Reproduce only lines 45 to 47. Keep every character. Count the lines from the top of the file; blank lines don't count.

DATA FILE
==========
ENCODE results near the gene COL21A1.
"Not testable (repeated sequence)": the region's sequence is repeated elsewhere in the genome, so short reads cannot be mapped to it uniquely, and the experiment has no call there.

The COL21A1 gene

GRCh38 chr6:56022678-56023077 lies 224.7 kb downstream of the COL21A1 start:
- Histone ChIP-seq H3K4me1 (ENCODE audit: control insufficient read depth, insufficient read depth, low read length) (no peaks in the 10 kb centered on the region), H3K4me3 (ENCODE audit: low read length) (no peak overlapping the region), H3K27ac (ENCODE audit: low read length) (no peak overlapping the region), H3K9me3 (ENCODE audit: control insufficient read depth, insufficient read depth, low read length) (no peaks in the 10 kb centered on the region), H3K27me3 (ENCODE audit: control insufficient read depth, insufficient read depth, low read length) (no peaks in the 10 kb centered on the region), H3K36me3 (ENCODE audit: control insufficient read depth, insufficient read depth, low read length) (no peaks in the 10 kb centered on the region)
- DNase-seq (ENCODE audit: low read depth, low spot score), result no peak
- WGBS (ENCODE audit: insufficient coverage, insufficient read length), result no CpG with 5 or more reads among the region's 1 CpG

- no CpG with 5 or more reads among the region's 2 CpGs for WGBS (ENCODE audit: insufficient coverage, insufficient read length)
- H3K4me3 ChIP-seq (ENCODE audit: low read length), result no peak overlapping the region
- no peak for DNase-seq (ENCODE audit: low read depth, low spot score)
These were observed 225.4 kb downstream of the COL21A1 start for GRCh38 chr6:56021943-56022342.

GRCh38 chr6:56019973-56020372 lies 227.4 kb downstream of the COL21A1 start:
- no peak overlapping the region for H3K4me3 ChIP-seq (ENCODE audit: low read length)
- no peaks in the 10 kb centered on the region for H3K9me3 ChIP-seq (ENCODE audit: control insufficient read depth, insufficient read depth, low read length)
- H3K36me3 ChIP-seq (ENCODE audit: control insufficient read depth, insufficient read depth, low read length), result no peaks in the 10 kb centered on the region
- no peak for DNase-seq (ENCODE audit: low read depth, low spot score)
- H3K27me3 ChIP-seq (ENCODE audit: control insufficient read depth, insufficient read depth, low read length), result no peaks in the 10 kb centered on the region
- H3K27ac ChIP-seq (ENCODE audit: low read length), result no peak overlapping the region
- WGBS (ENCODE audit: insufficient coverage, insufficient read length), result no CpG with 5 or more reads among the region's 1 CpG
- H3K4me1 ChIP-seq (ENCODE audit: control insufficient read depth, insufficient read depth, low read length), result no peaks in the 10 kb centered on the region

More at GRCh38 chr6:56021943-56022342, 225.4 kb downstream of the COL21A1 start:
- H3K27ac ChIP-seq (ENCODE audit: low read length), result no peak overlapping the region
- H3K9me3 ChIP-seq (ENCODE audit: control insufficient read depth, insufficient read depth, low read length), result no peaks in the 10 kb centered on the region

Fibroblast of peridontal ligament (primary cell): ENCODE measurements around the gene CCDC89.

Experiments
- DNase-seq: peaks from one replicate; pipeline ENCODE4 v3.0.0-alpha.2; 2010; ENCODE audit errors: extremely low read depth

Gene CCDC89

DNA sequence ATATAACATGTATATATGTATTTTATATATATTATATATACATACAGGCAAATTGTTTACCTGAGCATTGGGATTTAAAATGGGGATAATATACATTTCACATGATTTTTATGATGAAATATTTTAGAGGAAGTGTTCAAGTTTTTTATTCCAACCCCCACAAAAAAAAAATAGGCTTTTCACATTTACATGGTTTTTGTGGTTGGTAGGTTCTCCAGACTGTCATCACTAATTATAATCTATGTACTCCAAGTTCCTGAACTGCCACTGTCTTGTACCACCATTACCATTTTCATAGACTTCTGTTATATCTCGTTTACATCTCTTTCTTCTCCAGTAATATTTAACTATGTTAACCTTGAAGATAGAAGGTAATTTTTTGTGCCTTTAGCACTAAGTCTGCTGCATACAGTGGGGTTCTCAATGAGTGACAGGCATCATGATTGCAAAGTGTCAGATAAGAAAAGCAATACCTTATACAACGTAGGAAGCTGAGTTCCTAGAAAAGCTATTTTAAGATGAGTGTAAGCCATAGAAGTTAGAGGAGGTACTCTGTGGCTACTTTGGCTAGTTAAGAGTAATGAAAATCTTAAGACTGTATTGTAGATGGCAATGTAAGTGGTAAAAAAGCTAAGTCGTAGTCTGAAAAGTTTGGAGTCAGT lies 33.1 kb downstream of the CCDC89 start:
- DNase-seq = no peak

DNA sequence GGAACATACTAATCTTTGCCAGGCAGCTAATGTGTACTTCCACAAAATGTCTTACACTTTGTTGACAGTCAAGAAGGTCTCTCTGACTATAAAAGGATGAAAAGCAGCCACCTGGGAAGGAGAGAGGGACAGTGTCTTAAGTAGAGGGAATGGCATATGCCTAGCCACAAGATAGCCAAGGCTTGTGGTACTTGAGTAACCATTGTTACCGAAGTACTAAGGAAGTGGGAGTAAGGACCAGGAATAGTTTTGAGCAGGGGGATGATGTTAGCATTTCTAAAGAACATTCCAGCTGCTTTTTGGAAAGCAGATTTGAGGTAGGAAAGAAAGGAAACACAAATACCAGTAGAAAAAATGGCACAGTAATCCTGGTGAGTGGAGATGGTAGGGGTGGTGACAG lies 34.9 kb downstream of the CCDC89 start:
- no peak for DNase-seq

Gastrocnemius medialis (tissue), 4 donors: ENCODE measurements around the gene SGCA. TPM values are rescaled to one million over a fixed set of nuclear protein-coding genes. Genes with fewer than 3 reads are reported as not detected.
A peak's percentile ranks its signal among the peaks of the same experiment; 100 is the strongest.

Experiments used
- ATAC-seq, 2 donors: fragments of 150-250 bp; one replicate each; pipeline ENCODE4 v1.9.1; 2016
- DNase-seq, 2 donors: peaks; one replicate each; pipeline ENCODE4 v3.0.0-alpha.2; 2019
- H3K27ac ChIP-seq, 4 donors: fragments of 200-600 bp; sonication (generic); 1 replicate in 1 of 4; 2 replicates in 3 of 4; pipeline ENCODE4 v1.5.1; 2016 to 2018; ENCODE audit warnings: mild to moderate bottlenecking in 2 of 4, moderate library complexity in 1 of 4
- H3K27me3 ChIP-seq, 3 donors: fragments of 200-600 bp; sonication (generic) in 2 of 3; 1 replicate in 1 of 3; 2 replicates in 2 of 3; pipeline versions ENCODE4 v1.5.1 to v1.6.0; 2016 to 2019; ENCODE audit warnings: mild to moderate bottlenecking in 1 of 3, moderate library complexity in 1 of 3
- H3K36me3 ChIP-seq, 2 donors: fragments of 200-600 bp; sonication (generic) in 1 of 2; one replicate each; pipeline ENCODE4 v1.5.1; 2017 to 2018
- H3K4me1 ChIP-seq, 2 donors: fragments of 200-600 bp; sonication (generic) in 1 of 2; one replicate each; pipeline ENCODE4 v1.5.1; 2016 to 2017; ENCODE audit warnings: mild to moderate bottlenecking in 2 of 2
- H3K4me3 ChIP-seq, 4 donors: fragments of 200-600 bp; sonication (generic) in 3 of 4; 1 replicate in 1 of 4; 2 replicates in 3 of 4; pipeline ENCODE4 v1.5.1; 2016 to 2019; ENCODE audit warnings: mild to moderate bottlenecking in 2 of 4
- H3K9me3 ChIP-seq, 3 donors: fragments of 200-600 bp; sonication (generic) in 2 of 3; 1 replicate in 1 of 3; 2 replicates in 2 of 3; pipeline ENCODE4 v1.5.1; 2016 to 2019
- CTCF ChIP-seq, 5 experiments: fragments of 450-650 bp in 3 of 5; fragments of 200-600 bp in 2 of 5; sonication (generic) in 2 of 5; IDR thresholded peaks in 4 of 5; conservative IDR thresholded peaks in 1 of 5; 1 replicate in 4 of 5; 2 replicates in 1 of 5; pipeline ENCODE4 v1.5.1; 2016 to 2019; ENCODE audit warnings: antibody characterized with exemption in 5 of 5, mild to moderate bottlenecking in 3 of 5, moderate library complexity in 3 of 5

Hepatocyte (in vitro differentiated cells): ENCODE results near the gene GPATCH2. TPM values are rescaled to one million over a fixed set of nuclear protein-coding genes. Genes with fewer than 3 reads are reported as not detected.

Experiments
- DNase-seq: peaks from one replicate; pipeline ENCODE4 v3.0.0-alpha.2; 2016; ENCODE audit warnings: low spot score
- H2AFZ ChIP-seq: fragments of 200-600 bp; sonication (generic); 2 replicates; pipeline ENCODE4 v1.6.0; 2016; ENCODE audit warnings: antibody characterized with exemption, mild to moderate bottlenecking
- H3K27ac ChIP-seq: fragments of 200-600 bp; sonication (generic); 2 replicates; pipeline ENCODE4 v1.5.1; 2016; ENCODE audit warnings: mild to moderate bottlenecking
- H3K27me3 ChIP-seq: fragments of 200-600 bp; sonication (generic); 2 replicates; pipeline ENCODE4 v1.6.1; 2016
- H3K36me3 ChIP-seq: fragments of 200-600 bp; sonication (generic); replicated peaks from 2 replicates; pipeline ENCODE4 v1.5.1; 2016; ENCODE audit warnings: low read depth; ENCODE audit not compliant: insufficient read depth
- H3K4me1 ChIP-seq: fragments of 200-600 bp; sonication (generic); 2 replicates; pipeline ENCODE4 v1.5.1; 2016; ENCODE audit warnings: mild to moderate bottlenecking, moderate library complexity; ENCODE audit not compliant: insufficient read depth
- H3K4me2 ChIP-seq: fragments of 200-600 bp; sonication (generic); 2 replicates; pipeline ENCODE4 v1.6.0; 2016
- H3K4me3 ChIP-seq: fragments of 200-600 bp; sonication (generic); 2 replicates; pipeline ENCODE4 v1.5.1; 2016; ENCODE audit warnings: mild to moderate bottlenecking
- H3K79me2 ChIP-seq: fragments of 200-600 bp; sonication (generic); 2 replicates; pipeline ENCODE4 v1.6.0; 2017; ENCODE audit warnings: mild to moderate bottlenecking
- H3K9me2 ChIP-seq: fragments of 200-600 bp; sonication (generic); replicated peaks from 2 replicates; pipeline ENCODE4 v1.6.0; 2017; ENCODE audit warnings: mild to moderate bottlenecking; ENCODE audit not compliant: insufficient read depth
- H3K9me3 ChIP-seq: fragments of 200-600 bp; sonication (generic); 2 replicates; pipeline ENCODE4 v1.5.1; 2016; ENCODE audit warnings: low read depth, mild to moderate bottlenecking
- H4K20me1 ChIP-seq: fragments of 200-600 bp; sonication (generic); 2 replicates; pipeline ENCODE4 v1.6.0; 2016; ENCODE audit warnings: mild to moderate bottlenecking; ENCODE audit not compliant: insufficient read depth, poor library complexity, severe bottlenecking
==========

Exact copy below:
Experiments
- DNase-seq: peaks from one replicate; pipeline ENCODE4 v3.0.0-alpha.2; 2016; ENCODE audit warnings: low spot score
- H2AFZ ChIP-seq: fragments of 200-600 bp; sonication (generic); 2 replicates; pipeline ENCODE4 v1.6.0; 2016; ENCODE audit warnings: antibody characterized with exemption, mild to moderate bottlenecking